Furthermore it is also worth considering measures to reduce interaction with doors as they move through the building. The fire regulations and the building’s compartmentation strategy may dictate the need for fire doors in certain locations, however there are solutions that allow compliance to be achieved in a way that minimises physical interaction and improves ease of movement.

Electro-magnetic hold-open or free-swing door solutions can be specified in place of standard fire door closers. These allow doors to remain open during regular use but will automatically close the door upon activation of a fire alarm or in the event of a power failure.

This will ensure the doors will still function as designed in the event of a fire, to minimise the spread of flames and smoke. The added advantage of these solutions for hospital buildings is that it aids the free movement of beds and wheelchairs, especially through corridors.

Access control
In healthcare environments, securing certain areas of the building is essential to ensure the safety of staff and patients and prevent unauthorised access to sensitive areas.

In certain facilities, such as those that offer mental health or dementia care, a level of access control may have to be maintained for the entire building.

Traditional cylinder locks or coded keypads are commonly used as simple methods of preventing unauthorised access. However, the physical contact required to use these locks can allow germs to spread if not maintained properly.

To improve hygiene, digital equivalents that support contactless access can be specified instead of conventional locks, and keypads can be exchanged for card readers. There are a range of options to suit all types of doors and locks as well as a variety of radio-frequency identification (RFID) access media. There are also products that feature Bluetooth low energy (BLE) capabilities to enable smartphones to function as access media devices.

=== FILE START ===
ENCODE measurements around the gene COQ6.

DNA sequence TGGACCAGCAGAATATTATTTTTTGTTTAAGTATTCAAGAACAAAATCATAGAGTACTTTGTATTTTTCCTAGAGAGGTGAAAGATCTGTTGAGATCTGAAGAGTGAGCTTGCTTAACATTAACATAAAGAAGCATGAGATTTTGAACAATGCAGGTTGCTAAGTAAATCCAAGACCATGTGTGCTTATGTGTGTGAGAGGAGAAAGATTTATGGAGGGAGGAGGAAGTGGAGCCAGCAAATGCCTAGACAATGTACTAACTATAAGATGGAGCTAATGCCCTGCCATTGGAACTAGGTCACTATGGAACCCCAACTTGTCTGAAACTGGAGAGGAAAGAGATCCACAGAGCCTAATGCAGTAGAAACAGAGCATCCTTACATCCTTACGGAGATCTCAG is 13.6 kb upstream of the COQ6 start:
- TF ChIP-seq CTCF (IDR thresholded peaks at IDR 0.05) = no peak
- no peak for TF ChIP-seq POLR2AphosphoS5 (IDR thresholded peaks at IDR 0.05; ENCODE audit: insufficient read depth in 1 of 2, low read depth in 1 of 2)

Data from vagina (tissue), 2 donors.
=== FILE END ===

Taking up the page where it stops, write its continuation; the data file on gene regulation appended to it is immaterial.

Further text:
These digital systems have additional advantages in terms of convenience and control for the client and facility. The individual readers can often be integrated into a single system to provide greater control of access rights, which can often be managed remotely. It also offers the ability to maintain a detailed log of access to key areas. Additionally, these access controls can be easily integrated with automatic door systems to minimise the physical contact required.

Finally, for facilities that operate a time and attendance (T&A) system for logging and managing the presence of staff, traditional touch-operated interfaces can be replaced with one that offers a higher level of hygiene. The same RFID and BLE contact free technologies are also available for this application to further minimise the risk of germs and bacteria spreading.

In specifying door and access control solutions for healthcare buildings, the access and security considerations must also be balanced with the need to make the environment as hygienic as possible. By choosing the correct, high quality systems, architects can ensure that these aims are achieved. Engaging with a specialist supplier that can provide a single point of contact to identify, evaluate and provide the most appropriate entrance systems and access solutions will help ensure the best possible advice and guidance is received.

Tim Checketts is head of specification at dormakaba